Unless you are in a spin and in that case hopefully you are high. Lol

Correction. 20,000 ft

Easiest way for me to calculate a continous 3° GP is:

Top of Descent [NM] = (Altitude to lose/100)/3

Rate of descent = GS * 5 (adjusting it continously)

Example:

Descending from 12000ft to 3000ft --> TOD= (9000/100)/3 = 30NM

Straight and simple. Top of descent:

The height needed to lose, minus 3 000’s then times 3

Need to lose 20,000?

20 * 3 = 60. Start descent 60NM out, tho it is advisable to add a 5NM “buffer” to even it out

Need to lose 34,543?

34 * 3 = 102

107NM top of descent

Descent speed:

Current ground speed * 5

400GS * 5 = 2000

Descend at 2000FPM

(Note, requires re calculating every 5 thousand feet or so)

I just roughly calculate it by looking at my flight plan and generally if the VS of my climb is 2 times of what I usually use for my decent in that type of plane then I roughly double the length of how long it took me to reach cruising ALT and apply it to the end of my FLP (roughly) and I descend around that calculation. And mostly its a little early but i would rather that than having to descend to rapidly.

also just use ILS or GPS. and if you don’t get you preferred runway on the little list, then just remember to ad the air port on your FLP (Flight Plan) and the runways should appear on your little ILS, GPS list.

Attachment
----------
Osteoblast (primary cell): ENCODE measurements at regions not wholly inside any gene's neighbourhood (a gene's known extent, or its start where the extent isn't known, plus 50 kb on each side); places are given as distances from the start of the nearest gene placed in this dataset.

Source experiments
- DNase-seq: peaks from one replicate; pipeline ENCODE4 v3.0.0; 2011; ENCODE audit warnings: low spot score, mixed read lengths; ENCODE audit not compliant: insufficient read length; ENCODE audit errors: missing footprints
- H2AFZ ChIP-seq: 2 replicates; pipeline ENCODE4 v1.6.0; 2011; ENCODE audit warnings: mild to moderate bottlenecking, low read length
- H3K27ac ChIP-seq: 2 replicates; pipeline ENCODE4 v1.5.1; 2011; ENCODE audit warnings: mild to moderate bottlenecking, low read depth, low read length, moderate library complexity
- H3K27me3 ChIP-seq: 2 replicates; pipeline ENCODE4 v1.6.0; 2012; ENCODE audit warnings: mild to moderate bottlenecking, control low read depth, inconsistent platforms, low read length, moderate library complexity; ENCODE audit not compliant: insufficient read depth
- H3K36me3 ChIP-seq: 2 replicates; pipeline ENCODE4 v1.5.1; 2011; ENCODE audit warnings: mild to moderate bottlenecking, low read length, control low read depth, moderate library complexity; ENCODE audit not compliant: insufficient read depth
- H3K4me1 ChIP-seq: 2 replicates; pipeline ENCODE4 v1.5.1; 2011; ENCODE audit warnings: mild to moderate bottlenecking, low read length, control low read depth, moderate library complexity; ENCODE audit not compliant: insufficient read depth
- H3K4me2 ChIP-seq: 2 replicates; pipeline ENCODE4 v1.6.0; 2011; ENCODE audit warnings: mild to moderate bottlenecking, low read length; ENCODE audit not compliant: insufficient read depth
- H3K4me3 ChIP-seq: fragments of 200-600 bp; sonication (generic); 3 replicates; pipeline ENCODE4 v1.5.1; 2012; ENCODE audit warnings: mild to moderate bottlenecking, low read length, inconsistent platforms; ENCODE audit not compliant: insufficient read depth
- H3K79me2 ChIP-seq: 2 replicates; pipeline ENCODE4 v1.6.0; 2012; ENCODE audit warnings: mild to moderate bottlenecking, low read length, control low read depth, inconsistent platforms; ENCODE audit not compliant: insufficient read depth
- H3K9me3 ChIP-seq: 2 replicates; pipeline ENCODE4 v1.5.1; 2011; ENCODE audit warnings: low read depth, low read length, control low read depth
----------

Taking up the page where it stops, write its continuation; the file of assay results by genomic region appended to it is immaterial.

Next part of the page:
also shout out to @SingaporeAirlines.

When 1 NM out, begin your decent by going into a 45 degree bank angle to the right. Pull as hard as you can which will slow you down as quick as you can. Ignore the 40G’s you pull. When at 2000ft, level out and line up with the runway. Put the gear down when you are below 220 knots. Once on the ground activate the reverse thrusters at 190 knots until you stop.

This is a joke

Nice summary!

So your rate of descent is Ground Speed * 5.

So assume a theoratical maximum ground speed of approx 450 kts at cruise, your max decscent rate would be 450 * 5 = 2250 feet per minute.

And by the time you have reached 9,000 feet, doing 240 knots, your max descent rate would be 240 * 5 = 1200 feet per minute.

So with the descent rate being so variable and our rate if descent also being variable, how can you accurately determine when (how far out) you need to start descending?

I don’t know how but the 3 * altitude needed to lose will always work

As long as you recalculate the descent speed every few thousand feet

Unless terrain conditions dictate otherwise, I personally adhere to the

traffic pattern altitude for that particular airport which is usually

around 1,000’ AGL for light aircraft and 2,000’ AGL for larger airliners by

the time I intercept the localizer.

This topic sure has a lot of opinions being floated around.

Absolutely correct!

You can use the same rule-of-thumb formula I wrote above ( (ALT to lose/100)/3 )

The ROD has to decrease with decreasing altitude because TAS (aswell as GS assuming constant wind) decreases as well. If you would maintain same ROD your descent angle would continiously increase because your losing more altitude than you cover distance over ground.

Did I answer your question?

I think it’s nice: Everyone can choose a rule of thumb that “fits them best”. I can’t get the other formulas in my head :p

Flightplandatabase.com usually is pretty good about giving ascent rates, descent rates, I have learned that it also adds in waypoints to navigate with

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